December 20th, 2010 · 4 Comments · Jewish Living
I hate scary movies. I don’t go to them.Psycho may be a masterpiece, Rosemary’s Baby may be a classic, but I’ve never seen them and never will. Drag me to a horror movie, and I’ll have my eyes closed the entire time with my hands over my ears.
But Saturday night November 20th, I voluntarily watched a movie that scared me more than any of Hollywood’s concoctions. Food Inc. was the feature presentation at Temple Shalom’s adult education that night. A fascinating discussion and background on the Jewish perspective of kashrut followed the showing. Later, both Saturday and Sunday nights I had nightmares about the farm-factory treatment of chickens and cows and a company that has “patented life.” And Monday I started my new life, post-horror movie: I bought only organic fruit, read every food label, and requested “free-roam” meat from the man at the meat counter. (My Loblaw’s doesn’t carry any, although it does have “free-from” meat – i.e., free from antibiotic loading, etc.) It was scary all right: all the chemicals, the small selection of organic fruits and veggies, and the smaller meat selection.
Food Inc. is the scariest movie I’ve ever seen. And I’m glad I saw it. It is changing the way I shop and eat – and gives me a new perspective on the wisdom of Jewish food laws. The only problem with those Jewish food laws is that over the centuries they have been more and more narrowly defined, with the result that the foundation principles have been all but lost. But “kosher” isn’t determined by just the last few moments of an animal’s life and by keeping milk and meat separate. “Kosher” is about those larger issues. I say it’s time for Reform / Liberal / Progressive Jews to take back the language of Jewish food and restore its meaning of ‘fit, proper.’ It’s time to remind ourselves of the laws against mistreatment of animals, against the exploitation of labourers, about the connection between what we eat and our health, and about the sanctity of all life. That’s what kashrut is about – and we need to be talking about Reform ways to keep that kashrut.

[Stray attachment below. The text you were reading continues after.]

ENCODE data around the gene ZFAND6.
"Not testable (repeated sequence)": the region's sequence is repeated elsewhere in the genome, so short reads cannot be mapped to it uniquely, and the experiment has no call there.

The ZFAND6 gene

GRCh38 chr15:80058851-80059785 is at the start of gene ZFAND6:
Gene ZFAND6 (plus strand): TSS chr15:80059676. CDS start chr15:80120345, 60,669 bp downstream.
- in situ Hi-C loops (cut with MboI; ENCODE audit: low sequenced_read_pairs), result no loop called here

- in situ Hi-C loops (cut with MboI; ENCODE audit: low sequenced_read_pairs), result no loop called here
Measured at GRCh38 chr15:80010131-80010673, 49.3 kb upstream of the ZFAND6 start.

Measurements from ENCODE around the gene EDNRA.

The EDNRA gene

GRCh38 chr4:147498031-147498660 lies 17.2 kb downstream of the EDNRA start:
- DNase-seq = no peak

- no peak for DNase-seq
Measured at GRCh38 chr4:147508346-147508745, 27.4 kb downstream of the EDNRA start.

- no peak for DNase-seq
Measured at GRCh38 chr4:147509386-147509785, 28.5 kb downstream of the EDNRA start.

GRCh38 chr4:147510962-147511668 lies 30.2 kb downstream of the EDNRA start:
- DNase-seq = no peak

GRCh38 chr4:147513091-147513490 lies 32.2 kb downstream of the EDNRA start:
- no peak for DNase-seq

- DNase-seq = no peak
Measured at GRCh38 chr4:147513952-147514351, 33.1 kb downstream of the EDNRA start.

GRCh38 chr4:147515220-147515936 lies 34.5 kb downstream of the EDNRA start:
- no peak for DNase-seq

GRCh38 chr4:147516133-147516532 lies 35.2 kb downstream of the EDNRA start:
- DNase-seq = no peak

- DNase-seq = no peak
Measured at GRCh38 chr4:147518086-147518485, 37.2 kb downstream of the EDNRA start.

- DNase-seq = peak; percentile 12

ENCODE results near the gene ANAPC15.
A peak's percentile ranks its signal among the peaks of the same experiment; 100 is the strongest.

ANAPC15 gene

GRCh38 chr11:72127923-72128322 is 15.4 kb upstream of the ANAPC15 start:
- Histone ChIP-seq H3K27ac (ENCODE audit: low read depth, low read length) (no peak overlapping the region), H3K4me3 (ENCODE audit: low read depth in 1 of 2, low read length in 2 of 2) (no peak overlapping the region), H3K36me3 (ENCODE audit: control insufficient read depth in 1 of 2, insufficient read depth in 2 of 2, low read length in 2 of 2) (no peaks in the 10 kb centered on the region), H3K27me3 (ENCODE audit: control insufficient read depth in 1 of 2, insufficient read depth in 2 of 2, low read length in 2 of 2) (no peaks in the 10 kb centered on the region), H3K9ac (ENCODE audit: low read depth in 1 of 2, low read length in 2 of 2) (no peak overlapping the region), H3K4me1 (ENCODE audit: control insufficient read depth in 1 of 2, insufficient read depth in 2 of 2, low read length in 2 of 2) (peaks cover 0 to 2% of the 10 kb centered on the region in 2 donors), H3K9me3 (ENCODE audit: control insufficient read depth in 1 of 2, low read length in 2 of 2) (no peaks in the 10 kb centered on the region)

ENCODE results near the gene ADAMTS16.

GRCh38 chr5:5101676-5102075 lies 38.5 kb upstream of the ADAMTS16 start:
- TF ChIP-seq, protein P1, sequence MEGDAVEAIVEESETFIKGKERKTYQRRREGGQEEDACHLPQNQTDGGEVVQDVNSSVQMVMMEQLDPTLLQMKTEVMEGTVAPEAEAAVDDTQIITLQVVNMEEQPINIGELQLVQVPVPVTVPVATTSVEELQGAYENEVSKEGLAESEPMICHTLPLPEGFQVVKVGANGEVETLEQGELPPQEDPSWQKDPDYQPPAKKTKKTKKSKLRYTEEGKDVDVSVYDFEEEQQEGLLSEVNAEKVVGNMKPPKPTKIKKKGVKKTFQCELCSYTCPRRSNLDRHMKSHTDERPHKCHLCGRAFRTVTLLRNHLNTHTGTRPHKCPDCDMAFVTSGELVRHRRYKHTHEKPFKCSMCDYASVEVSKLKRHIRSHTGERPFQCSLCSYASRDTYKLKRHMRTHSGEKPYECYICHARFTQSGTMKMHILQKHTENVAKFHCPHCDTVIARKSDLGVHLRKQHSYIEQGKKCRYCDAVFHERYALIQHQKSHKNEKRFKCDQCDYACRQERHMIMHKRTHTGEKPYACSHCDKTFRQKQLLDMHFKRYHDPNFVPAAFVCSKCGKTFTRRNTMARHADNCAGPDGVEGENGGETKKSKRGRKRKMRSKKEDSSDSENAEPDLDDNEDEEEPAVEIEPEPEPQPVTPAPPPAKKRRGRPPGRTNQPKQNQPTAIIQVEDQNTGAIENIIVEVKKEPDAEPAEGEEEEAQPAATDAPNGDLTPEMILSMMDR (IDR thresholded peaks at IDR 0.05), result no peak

And Food Inc. is one scary movie that I would see again; it’s that important.
What do you think? Ma khosh’vim?